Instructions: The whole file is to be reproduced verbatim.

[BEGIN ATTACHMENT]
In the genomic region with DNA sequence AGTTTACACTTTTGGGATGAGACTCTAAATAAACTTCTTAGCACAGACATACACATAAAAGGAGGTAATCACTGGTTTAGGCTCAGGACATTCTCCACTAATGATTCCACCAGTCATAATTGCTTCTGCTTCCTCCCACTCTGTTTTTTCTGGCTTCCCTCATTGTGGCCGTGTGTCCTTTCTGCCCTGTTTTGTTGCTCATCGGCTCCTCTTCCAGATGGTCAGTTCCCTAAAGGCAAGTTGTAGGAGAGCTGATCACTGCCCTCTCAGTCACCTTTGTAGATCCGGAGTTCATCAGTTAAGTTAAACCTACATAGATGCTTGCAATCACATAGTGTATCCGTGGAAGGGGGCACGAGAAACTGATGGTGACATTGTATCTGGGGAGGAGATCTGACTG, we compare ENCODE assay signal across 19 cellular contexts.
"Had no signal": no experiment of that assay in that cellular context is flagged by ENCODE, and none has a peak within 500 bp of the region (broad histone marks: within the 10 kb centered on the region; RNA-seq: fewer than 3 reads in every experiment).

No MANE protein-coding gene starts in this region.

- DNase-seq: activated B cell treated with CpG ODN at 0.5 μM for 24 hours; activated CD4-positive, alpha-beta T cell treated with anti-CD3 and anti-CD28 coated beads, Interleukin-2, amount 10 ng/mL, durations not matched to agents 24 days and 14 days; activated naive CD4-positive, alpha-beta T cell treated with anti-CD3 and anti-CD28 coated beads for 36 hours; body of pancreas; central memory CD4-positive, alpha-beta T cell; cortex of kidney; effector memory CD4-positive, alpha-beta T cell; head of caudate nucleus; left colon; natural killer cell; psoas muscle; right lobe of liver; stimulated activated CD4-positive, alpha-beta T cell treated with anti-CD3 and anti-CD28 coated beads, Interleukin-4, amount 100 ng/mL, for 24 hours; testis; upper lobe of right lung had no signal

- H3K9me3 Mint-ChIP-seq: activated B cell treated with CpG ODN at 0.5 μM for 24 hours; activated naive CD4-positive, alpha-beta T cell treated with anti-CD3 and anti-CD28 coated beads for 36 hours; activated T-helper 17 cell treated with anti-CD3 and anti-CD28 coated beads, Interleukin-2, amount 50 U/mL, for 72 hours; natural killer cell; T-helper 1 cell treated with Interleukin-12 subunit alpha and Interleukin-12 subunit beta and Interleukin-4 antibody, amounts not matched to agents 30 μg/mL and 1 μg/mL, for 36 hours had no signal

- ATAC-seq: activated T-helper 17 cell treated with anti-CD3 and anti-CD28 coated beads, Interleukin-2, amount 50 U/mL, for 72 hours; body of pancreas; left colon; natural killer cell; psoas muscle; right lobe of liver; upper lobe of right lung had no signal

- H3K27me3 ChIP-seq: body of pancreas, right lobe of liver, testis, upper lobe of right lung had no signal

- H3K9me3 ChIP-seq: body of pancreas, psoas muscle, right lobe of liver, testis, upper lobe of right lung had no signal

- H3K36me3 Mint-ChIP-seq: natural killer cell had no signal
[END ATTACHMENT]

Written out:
In the genomic region with DNA sequence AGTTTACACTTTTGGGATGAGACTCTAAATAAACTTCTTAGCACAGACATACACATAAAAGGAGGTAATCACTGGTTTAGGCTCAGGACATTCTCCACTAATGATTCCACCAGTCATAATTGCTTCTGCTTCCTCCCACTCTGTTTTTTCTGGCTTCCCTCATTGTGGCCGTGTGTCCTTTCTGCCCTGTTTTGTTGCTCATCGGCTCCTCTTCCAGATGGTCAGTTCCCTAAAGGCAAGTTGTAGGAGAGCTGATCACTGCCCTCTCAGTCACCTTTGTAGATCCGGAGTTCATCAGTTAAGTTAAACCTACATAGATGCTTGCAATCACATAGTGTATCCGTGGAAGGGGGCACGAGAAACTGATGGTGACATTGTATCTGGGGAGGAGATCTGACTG, we compare ENCODE assay signal across 19 cellular contexts.
"Had no signal": no experiment of that assay in that cellular context is flagged by ENCODE, and none has a peak within 500 bp of the region (broad histone marks: within the 10 kb centered on the region; RNA-seq: fewer than 3 reads in every experiment).

No MANE protein-coding gene starts in this region.

- DNase-seq: activated B cell treated with CpG ODN at 0.5 μM for 24 hours; activated CD4-positive, alpha-beta T cell treated with anti-CD3 and anti-CD28 coated beads, Interleukin-2, amount 10 ng/mL, durations not matched to agents 24 days and 14 days; activated naive CD4-positive, alpha-beta T cell treated with anti-CD3 and anti-CD28 coated beads for 36 hours; body of pancreas; central memory CD4-positive, alpha-beta T cell; cortex of kidney; effector memory CD4-positive, alpha-beta T cell; head of caudate nucleus; left colon; natural killer cell; psoas muscle; right lobe of liver; stimulated activated CD4-positive, alpha-beta T cell treated with anti-CD3 and anti-CD28 coated beads, Interleukin-4, amount 100 ng/mL, for 24 hours; testis; upper lobe of right lung had no signal

- H3K9me3 Mint-ChIP-seq: activated B cell treated with CpG ODN at 0.5 μM for 24 hours; activated naive CD4-positive, alpha-beta T cell treated with anti-CD3 and anti-CD28 coated beads for 36 hours; activated T-helper 17 cell treated with anti-CD3 and anti-CD28 coated beads, Interleukin-2, amount 50 U/mL, for 72 hours; natural killer cell; T-helper 1 cell treated with Interleukin-12 subunit alpha and Interleukin-12 subunit beta and Interleukin-4 antibody, amounts not matched to agents 30 μg/mL and 1 μg/mL, for 36 hours had no signal

- ATAC-seq: activated T-helper 17 cell treated with anti-CD3 and anti-CD28 coated beads, Interleukin-2, amount 50 U/mL, for 72 hours; body of pancreas; left colon; natural killer cell; psoas muscle; right lobe of liver; upper lobe of right lung had no signal

- H3K27me3 ChIP-seq: body of pancreas, right lobe of liver, testis, upper lobe of right lung had no signal

- H3K9me3 ChIP-seq: body of pancreas, psoas muscle, right lobe of liver, testis, upper lobe of right lung had no signal

- H3K36me3 Mint-ChIP-seq: natural killer cell had no signal